To the ethanol industry, Michele Bachmann has been both a friend and a foe.
Over the course of her career, she’s carefully straddled the line between supporting the industry and arguing against government subsidies.
“When it comes to ethanol, I think that it’s a part of our solution, but there’s concerns about that because of the subsidies,” Bachmann told Fox Business host Eric Bolling early this year. “I think it’s just something that we have to look at going forward.”
When it comes to ethanol, the 2012 candidates are beginning to stake out their positions. Tim Pawlenty kickstarted his campaign with a rousing speech — in Iowa — that called for eliminating ethanol subsidies. Sarah Palin, Ron Paul, Rick Santorum, and Jon Huntsman also have denounced ethanol subsidies. On the opposite side, Newt Gingrich (who has received over $300,000 for consulting for an ethanol lobby) and Mitt Romney support ethanol subsidies.
What Bachmann currently thinks isn’t clear. Her office did not respond to National Review Online’s request for a statement.
Meanwhile, the ethanol industry is shifting. Longtime ethanol advocate Sen. Chuck Grassley (R., Iowa) is pushing for a reduction in the tax credit to ethanol — and he has the industry’s blessing to do so. Iowa Renewable Fuels Association president Walt Wendland criticized the media earlier this month for assuming that anything less than supporting the status quo on ethanol would earn one the ire of the ethanol industry.
Citing the media coverage of Pawlenty’s push to end ethanol subsidies, Wendland said in a statement, “These stories operated under the assumption that support for the current ethanol incentive is a political litmus test in Iowa. They were wrong. . . . Support for a status quo ethanol-blenders tax incentive is no longer synonymous with support for ethanol.”
That gives the candidates some wiggle room to stake out a position — a boon for Bachmann, who has been inconsistent on ethanol during her time as a Minnesota state senator and a congresswoman.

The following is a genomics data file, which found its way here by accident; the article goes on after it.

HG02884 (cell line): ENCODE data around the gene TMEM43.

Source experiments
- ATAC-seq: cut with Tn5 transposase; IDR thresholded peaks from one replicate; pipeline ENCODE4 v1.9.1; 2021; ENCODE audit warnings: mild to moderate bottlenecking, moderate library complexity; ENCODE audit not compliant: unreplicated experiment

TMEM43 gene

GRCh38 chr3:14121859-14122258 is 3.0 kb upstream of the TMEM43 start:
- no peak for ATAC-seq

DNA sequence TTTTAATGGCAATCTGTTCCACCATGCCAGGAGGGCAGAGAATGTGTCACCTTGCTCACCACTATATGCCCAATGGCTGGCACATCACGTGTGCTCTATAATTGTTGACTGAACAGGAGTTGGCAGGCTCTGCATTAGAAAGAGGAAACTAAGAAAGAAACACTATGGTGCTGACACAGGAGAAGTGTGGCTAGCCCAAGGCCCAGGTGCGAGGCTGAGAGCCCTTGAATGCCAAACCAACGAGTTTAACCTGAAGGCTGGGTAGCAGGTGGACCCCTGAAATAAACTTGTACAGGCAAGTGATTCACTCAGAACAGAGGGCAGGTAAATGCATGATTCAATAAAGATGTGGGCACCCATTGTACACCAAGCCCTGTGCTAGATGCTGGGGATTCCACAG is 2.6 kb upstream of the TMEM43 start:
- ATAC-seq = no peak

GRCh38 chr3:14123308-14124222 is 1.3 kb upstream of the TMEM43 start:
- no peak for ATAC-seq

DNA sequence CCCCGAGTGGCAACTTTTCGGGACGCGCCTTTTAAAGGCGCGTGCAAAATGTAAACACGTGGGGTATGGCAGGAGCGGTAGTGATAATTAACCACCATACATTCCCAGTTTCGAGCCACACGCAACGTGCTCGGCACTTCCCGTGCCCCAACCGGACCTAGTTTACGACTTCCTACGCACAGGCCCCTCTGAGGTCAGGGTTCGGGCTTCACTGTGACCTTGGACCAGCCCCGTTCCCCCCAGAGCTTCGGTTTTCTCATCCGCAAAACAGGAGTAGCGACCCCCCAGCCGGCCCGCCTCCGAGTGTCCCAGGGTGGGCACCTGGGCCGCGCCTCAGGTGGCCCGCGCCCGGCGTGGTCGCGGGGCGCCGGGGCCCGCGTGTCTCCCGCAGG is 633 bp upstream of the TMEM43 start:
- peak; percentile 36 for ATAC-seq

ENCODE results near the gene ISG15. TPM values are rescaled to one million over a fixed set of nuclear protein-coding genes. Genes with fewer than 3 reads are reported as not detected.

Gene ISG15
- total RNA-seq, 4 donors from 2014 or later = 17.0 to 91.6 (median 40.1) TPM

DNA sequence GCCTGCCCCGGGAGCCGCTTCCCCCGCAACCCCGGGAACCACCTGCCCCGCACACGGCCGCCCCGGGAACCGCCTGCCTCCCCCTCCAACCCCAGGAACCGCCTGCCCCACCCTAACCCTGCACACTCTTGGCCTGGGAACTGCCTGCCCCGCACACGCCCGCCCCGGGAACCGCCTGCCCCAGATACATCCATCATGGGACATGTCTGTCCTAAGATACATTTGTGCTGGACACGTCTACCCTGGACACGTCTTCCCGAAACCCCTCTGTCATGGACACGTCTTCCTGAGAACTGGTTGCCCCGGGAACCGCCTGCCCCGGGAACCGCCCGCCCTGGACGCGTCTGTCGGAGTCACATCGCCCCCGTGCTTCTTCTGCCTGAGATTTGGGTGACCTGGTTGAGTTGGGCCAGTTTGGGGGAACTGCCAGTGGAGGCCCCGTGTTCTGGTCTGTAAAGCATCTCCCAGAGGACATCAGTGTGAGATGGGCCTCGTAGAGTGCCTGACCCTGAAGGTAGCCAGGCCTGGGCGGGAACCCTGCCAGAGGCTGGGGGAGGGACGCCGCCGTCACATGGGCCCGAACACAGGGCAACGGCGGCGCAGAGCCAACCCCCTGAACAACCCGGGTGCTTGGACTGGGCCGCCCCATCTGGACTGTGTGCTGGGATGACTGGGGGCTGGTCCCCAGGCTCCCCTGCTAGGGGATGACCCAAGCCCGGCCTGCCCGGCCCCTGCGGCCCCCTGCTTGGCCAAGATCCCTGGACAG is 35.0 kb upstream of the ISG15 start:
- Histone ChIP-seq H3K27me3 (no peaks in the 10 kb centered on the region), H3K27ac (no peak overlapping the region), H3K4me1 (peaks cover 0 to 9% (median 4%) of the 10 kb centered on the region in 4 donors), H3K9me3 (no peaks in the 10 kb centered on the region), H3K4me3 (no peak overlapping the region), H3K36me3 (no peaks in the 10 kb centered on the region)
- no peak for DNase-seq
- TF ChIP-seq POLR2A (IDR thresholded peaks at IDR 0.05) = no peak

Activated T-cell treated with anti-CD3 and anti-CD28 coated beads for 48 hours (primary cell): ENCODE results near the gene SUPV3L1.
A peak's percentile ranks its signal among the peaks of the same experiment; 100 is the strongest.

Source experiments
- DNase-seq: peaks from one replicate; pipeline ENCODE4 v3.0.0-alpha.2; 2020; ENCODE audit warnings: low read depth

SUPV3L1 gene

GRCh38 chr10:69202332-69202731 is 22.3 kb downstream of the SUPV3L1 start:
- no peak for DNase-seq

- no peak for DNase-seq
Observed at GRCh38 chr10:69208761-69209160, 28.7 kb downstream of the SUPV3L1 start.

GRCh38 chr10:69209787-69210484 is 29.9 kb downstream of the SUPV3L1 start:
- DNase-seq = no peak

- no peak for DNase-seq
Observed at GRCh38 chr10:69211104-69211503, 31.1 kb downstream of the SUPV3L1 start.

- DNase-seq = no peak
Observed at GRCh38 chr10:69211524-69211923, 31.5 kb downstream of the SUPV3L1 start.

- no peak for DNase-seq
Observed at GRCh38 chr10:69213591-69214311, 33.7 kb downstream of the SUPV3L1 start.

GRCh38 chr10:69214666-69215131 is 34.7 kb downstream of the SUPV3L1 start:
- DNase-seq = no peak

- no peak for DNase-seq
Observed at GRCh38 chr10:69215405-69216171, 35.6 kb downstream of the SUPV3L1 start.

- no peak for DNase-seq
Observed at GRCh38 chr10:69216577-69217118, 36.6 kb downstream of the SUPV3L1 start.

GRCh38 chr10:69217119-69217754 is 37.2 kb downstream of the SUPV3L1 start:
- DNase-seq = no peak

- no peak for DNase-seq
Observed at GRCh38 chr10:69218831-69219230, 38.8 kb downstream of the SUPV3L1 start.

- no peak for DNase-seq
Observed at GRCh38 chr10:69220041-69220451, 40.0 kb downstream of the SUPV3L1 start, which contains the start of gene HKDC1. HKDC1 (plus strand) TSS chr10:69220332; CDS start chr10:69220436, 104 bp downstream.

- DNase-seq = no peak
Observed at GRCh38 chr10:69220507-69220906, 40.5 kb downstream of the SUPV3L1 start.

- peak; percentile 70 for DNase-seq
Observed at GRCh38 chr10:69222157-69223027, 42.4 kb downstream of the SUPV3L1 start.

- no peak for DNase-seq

In 2005, Bachmann voted to require all gas sold in Minnesota to contain at least 20 percent ethanol by August 2013. (If the EPA has not yet approved gas with such a high level of ethanol, the law will not go into effect.) She also spoke favorably of ethanol in a July 2008 conference call on energy. “We’ve also done a very good job in Minnesota by building the E85 pumps all across the state, so that people can have access to them,” Bachmann said during the call. Not mentioned: the fact that Minnesota allotted $1.75 million to give to gas-station owners who installed E85 pumps.
Two months before that call, Bachmann made the controversial decision to vote against a five-year farm bill. The bill, which had been vetoed by Pres. George W. Bush, won the support of the two-thirds required in the House and Senate to override the veto. Bachmann not only voted against the bill — which both of Minnesota’s senators, including Republican Norm Coleman, and six of the eight members of the state’s congressional delegation, voted for — but was also outspoken in her opposition to it, lambasting it for “exemplif[ying] the very worst of Washington’s ways” and for avoiding “every single opportunity for actual reform.
“It is loaded with unbelievably outrageous pork and subsidies for agricultural business and ethanol growers,” Bachmann said of the bill, according to Gannett News Service. “Americans are being squeezed by taxes and rising living costs, and Congress wants them to pick up the tab for pet earmarks and wealthy landowners.”
Bachmann’s ties to Iowa, her birthplace and the future scene of her formal announcement of a presidential candidacy, run deep. But so do her ties to the Tea Party, whose adherents push for an end of “crony capitalism” and government policies that favor one industry over another.
Right now, much of the attention on ethanol is focused on the tax-credit subsidies — not the 2007 mandate that 36 billion gallons of fuel come from renewable energy sources by 2022, or the 54-cent-per-gallon tariff that is slapped on imported ethanol. Both measures boost the domestic ethanol industry, but have failed to become as controversial as the tax credit. Bachmann may choose to denounce the tax credit, but refuse to criticize these other policies.
One thing’s for sure: Iowa, where Bachmann is positioning herself to be a key player in the caucuses, will be on her mind as she makes her decision. In her interview with Fox’s Bolling, the Minnesota congresswoman made sure to give a shout-out to the Hawkeye State when talking about ethanol: “I certainly want to make sure that the farmers here in Iowa are able to be successful in raising their crops.”
— Katrina Trinko is an NRO reporter.